James Prosek: Life & Death–A Visual Taxonomy

September 16, 2007–June 8, 2008
Exhibition Reception: September 16, 2007; 3 to 5 pm

The latest work of Connecticut artist James Prosek will debut at The Aldrich Contemporary Art Museum on September 16, 2007. The timely exhibition falls during the 300th anniversary year of the birth of Carl Linnaeus, the father of modern taxonomy, the system of naming nature still in use today.


Prosek explains, “Life & Death: A Visual Taxonomy is in part a celebration and examination of Linnaeus’s system.” Coincidentally, Prosek and Linnaeus share the same birthday, May 23.


The exhibition, curated by Aldrich director Harry Philbrick, comes into focus around birds and is comprised of four main bodies of work. These works depict over two dozen species of birds–the surf scoter, Gambel’s quail, black billed magpie, and cinnamon teal, to name a few–and create a new visual taxonomy offering a fresh look at the practice of natural history painting. In his exhibition Prosek has replaced the names of birds with an alternate taxonomy based on geometric lines and shapes.

additional images | click to enlarge




Untitled (Montezuma Quail, Arizona), 2007



Untitled (Oldsquaw), 2007

Elegant floor-to-ceiling wall paintings that directly reference an illustration from Roger Tory Peterson’s original bird watching guide wallpaper two gallery walls and serve to introduce and conclude the exhibition.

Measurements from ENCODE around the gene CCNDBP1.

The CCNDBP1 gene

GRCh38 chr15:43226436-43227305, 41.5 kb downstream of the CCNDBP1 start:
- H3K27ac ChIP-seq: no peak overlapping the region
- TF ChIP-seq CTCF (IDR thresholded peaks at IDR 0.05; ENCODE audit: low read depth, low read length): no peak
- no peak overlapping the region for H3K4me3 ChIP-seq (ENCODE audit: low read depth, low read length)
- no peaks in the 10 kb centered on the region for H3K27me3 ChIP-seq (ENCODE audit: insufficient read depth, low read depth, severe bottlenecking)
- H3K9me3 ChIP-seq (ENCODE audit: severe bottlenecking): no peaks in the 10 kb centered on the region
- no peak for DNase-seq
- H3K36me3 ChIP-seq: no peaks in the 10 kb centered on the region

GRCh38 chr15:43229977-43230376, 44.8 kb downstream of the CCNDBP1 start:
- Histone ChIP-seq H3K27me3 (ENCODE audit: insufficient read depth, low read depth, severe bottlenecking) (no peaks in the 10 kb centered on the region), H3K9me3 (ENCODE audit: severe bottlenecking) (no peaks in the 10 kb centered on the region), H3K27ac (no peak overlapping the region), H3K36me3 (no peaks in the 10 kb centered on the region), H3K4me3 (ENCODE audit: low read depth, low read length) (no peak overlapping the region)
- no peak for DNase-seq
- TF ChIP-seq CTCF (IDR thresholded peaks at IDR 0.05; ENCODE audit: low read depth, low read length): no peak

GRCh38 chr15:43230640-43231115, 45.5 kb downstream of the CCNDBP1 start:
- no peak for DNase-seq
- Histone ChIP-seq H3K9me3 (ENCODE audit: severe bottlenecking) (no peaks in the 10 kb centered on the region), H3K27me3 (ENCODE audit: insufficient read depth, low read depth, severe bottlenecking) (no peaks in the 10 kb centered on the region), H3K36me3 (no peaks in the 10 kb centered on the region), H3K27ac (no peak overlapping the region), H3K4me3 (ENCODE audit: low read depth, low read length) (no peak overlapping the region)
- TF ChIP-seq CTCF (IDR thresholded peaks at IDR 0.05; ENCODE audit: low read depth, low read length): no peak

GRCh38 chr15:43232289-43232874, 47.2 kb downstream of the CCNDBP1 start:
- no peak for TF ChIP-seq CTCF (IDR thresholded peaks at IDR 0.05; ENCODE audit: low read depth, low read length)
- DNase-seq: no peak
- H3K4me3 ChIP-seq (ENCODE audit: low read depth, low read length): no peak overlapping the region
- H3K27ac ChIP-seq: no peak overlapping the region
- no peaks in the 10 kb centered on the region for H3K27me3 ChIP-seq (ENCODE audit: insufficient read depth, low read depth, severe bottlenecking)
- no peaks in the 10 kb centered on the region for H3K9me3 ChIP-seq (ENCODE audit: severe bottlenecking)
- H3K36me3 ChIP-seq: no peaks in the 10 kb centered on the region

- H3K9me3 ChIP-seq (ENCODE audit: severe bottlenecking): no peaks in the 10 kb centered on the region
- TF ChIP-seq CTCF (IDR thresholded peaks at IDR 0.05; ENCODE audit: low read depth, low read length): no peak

Several paintings of various shapes, sizes, and materials meticulously depict faithfully-rendered birds–some hovering in abstract environments; some carefully positioned and reproduced neatly as they might be found in a specimen drawer in a laboratory or natural history museum; some on circular canvases that reference the way in which scientific tools crop the world in a circular viewfinder, like a microscope, binocular, telescope, or hunting rifle.


Prosek also paints on hand-built pristine gessoed and sanded boxes, not unlike the white of the steel specimen drawers in museum collections.  The boxes conceptually reference how man tries to fit nature into neat little containers through collecting, naming, classifying, and cataloging.


Finally, the exhibition includes a bevy of hand prepared–collected, skinned, and stuffed by the artist–study birds that will be neatly installed in small Plexiglas cases.  Each of the actual birds is arranged by color and pattern, not by name.


Life & Death: A Visual Taxonomy communicates James Prosek’s great love and respect for the natural world and offers viewers an opportunity to consider the birds’ real and metaphorical significance.


Artist, writer, activist, and Yale graduate James Prosek made his authorial debut at nineteen years of age with Trout: an Illustrated History (Alfred A. Knopf, 1996), which featured seventy of his watercolor paintings of the trout of North America. Prosek has shown his paintings of trout and other natural history subjects with the Gerald Peters Gallery, New York and Santa Fe; Meredith Long Gallery, Houston; as well as with Wajahat/Ingrao, New York, and the d.u.m.b.o. arts center, Brooklyn.  The exhibition at The Aldrich will be his first solo museum showing.  Prosek is a regular contributor to The New York Times and won a Peabody Award in 2003 for his documentary about traveling through England in the footsteps of Izaak Walton, the seventeenth-century author of The Compleat Angler.  He co-founded a conservation initiative called World Trout in 2004 with Yvon Chouinard, the owner of Patagonia clothing company, which raises money for coldwater habitat conservation through the sale of T-shirts featuring trout paintings.

This exhibition has been made possible in partnership with Waqas Wajahat.

Image: James Prosek, Untitled (Wood Duck) (detail), 2007